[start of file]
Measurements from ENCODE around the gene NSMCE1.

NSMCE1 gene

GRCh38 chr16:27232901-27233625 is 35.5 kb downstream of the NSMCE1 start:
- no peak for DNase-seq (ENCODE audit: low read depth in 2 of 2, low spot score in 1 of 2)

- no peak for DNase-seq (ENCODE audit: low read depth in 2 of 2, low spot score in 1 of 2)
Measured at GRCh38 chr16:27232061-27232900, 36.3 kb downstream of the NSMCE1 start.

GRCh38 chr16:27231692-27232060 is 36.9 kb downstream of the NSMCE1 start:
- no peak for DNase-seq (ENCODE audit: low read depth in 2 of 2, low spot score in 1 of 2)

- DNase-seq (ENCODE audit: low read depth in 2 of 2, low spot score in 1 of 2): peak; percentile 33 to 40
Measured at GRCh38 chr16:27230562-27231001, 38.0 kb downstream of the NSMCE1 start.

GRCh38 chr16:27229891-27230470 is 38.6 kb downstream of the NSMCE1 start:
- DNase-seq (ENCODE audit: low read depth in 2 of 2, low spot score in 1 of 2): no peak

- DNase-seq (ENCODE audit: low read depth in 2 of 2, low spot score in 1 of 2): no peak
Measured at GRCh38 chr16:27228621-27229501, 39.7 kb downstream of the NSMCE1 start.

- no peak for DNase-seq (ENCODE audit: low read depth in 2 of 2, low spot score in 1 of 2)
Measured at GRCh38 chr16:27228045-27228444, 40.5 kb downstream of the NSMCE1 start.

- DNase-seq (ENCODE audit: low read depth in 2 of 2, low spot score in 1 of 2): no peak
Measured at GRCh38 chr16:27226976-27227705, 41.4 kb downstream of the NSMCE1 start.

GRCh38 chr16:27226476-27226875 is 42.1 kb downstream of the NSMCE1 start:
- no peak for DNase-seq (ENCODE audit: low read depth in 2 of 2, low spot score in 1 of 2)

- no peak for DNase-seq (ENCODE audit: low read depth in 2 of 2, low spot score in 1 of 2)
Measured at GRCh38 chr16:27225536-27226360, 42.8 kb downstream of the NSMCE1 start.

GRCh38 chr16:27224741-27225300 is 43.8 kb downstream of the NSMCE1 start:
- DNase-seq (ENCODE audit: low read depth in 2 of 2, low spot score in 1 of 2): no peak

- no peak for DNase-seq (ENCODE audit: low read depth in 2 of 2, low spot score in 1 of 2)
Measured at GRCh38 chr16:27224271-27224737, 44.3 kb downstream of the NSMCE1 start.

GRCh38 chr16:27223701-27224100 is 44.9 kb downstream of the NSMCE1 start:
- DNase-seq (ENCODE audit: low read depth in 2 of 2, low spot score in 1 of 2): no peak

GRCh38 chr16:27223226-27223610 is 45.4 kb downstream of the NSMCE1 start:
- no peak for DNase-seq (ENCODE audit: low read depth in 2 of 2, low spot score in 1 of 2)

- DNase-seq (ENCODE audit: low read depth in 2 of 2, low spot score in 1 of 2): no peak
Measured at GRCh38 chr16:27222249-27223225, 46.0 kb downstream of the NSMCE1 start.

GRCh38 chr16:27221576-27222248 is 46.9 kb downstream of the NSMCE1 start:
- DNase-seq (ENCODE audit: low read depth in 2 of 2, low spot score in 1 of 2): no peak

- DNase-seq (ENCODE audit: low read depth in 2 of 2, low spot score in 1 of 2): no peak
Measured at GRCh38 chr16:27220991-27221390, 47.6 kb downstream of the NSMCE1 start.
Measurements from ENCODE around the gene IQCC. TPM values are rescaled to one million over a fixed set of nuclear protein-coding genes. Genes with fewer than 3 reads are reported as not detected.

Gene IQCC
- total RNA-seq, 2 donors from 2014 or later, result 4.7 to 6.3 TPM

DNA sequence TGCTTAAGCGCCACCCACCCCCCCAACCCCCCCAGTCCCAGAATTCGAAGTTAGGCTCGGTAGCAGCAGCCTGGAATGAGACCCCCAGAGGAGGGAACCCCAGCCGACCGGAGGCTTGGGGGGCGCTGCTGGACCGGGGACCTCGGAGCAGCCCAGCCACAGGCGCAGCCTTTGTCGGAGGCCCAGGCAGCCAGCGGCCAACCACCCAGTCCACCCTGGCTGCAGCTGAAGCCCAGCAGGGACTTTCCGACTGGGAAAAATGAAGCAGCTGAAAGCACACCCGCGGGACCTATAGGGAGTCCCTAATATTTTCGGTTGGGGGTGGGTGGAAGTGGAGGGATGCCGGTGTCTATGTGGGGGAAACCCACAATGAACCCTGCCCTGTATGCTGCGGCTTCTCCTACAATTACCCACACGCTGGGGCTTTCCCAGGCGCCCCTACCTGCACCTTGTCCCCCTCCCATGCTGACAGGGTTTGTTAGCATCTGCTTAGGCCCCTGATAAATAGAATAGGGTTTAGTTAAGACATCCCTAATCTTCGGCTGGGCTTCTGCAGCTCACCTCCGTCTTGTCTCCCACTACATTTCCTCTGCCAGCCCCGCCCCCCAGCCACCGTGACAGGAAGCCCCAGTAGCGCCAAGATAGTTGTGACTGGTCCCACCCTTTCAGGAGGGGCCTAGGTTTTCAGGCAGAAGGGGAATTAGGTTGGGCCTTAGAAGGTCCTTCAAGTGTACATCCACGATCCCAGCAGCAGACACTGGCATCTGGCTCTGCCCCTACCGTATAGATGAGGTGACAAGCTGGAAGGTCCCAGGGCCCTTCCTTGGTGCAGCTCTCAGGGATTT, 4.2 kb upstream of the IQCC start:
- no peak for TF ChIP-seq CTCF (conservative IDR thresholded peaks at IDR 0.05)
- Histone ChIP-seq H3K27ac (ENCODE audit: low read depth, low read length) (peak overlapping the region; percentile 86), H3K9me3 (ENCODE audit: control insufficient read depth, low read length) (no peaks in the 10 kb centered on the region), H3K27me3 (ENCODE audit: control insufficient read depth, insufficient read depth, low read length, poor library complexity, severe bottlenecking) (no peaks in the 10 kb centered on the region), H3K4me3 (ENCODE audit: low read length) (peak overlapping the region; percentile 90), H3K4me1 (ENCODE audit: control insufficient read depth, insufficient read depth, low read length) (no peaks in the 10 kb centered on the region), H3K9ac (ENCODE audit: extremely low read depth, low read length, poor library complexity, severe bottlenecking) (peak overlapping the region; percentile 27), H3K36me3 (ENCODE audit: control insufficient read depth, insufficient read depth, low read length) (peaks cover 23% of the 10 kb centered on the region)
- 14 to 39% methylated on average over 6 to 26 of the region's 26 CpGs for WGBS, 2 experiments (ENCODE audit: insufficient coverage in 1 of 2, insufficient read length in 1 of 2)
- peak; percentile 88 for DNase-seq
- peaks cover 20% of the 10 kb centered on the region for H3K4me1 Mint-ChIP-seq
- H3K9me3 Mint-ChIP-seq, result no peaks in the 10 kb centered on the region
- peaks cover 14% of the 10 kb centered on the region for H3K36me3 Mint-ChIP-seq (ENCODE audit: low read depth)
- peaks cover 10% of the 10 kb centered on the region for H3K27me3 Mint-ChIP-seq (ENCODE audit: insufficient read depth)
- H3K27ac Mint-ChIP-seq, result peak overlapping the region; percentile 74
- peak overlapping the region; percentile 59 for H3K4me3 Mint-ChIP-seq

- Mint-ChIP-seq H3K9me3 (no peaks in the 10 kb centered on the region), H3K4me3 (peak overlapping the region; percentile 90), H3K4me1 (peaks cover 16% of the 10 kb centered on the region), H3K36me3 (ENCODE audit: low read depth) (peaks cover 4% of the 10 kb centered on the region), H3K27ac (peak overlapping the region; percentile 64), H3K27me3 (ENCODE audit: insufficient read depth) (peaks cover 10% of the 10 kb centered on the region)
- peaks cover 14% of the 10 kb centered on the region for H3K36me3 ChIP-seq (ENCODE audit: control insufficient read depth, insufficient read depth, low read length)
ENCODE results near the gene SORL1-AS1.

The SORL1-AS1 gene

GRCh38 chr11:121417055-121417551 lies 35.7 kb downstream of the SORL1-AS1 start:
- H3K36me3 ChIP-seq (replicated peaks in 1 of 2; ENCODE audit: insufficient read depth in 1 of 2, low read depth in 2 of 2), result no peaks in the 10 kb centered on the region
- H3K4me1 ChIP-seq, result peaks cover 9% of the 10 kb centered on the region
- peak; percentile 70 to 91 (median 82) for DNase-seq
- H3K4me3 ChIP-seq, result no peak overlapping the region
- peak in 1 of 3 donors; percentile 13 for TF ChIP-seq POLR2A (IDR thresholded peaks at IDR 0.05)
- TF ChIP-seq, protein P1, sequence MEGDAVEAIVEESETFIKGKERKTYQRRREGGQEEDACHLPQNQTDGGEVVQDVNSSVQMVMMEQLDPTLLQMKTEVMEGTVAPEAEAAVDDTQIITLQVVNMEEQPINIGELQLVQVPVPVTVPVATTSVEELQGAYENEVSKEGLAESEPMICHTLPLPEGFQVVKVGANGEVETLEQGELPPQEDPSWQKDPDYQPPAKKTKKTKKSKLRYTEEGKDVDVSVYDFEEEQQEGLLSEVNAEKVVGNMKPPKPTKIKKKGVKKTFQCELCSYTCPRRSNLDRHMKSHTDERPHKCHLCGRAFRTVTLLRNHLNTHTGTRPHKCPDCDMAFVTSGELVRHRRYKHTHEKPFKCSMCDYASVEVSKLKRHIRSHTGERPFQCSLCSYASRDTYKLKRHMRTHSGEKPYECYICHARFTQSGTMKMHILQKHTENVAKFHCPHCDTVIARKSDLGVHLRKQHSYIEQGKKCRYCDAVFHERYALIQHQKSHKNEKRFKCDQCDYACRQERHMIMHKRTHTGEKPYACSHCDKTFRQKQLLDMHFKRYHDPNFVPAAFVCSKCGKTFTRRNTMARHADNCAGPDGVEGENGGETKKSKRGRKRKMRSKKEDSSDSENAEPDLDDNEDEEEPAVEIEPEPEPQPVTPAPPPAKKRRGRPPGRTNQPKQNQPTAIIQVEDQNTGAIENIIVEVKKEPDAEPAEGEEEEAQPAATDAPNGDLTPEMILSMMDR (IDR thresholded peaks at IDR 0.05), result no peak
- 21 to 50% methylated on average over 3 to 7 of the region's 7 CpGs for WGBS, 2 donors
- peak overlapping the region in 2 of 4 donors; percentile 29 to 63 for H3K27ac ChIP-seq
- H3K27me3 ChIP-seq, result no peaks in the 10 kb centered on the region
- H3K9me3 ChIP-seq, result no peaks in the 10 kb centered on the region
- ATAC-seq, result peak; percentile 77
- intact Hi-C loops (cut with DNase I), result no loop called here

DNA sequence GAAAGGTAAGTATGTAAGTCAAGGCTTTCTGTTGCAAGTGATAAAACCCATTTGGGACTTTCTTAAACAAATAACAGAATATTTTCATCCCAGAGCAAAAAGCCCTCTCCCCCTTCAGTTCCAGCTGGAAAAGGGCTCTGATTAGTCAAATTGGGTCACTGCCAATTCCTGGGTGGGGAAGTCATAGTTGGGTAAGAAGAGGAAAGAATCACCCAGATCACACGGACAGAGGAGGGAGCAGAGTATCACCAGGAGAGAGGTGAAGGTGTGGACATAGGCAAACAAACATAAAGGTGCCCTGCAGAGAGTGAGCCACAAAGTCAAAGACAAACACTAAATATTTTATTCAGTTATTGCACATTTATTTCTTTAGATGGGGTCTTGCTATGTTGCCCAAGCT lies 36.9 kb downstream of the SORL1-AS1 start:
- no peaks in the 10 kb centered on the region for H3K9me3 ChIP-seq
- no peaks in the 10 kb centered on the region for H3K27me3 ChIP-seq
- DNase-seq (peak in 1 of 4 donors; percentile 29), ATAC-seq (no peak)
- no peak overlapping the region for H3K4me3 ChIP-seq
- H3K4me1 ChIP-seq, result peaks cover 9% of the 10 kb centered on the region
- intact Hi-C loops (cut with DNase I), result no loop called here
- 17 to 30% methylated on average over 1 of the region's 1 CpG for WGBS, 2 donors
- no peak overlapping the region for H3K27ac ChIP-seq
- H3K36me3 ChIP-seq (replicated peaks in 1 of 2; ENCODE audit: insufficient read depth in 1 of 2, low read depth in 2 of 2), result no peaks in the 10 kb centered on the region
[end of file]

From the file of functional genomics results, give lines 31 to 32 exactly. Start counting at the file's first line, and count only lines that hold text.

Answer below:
- DNase-seq (ENCODE audit: low read depth in 2 of 2, low spot score in 1 of 2): no peak
Measured at GRCh38 chr16:27222249-27223225, 46.0 kb downstream of the NSMCE1 start.